Ethnoarchaeological Approach to the Cult of Ram in Traditional Kazakh Culture
1Al-Farabi Kazak Millî Üniversitesi, Tarih, Arkeoloji ve Etnoloji Fakültesi, Arkeoloji, Etnoloji ve Müzecilik Bölümü, Almatı/KAZAKİSTAN
2Alkey Margulan Arkeoloji Enstitüsü, Almatı/KAZAKİSTAN
Keywords: The cult of ram, worldview, totem of an animal, ornament in the form of horn (qoshqarmuyіz)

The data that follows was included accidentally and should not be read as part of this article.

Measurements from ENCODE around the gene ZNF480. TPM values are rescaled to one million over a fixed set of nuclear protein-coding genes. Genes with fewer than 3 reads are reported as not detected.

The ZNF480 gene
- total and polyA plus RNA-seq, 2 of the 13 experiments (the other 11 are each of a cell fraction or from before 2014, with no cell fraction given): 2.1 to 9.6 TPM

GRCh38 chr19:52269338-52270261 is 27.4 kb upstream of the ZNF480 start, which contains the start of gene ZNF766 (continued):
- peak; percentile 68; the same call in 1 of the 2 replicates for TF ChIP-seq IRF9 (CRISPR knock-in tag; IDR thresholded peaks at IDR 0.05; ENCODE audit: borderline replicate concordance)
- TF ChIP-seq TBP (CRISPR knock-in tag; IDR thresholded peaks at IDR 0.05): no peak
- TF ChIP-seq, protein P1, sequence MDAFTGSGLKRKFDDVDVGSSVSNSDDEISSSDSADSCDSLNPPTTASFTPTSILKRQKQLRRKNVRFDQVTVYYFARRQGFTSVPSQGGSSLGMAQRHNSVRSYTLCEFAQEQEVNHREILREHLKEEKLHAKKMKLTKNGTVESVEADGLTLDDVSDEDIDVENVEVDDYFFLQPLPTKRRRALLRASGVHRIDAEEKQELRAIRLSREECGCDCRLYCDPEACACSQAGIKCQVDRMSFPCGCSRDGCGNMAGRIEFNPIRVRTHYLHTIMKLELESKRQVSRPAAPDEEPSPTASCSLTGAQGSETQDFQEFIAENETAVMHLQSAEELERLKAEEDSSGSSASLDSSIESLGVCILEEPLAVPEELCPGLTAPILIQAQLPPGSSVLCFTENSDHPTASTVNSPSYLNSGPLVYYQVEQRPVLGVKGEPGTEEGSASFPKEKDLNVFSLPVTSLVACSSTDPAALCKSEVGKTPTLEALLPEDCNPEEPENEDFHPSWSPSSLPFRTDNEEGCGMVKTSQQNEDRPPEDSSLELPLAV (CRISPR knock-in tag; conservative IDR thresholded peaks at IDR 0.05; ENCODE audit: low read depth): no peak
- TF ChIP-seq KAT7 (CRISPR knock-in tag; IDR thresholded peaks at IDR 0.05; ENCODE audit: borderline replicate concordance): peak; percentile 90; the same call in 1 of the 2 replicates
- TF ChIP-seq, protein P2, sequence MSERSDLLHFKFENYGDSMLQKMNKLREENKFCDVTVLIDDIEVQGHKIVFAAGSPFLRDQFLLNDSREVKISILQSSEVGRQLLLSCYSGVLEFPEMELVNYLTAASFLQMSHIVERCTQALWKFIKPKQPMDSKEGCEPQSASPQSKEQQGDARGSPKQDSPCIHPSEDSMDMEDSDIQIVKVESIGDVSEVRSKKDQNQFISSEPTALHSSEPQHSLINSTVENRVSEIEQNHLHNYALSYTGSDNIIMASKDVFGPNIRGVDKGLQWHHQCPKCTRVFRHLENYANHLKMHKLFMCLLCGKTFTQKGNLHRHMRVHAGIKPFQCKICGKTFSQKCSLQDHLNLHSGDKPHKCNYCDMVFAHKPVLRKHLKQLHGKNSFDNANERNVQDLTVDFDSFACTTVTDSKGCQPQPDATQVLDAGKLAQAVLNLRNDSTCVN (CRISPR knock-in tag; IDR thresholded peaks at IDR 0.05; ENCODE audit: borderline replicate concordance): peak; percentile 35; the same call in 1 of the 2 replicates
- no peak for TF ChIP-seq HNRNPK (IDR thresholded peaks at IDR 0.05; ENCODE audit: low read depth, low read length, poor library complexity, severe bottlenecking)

The cult of the sheep/ram plays an important role in the life and ethos of the Kazakhs and many Turkic tribes as a totem animal. Numerous sculptural images of the ram depicted in the old Kazakh tombstones (qoitas, qoshqartas) and clay ram figurines were found in archeological excavations. The ram images in the rock engravings (petroglyphs) indicate its roots related to the ancient religions. Some of the handles in ancient pottery were zoomorphic in shape, and especially in the form of ram head. The cult of sheep/ram was connected with the specific conditions of life, traditions, husbandry of ancient tribes as Sakha, Kangli, and Medieval Oghuz and Kipchak. The cultic significance of the sheep/ram is explained by its sacredness related to the idea of human soul, and to moments of transformation. This cult has close connection with the tradition of nature worship in the pre-Islamic people of the ancient East. The sheep/ram served not only as a sacrificial animal, but also a talisman for Turkic people. There were interesting Kazakh and Turkic customs, superstitions and legends connected with the miraculous peculiarities of some bones of domestic animals. The images of the sheep/ram in the form of a horn (qoshqarmuyіz) symbolize wealth and fertility.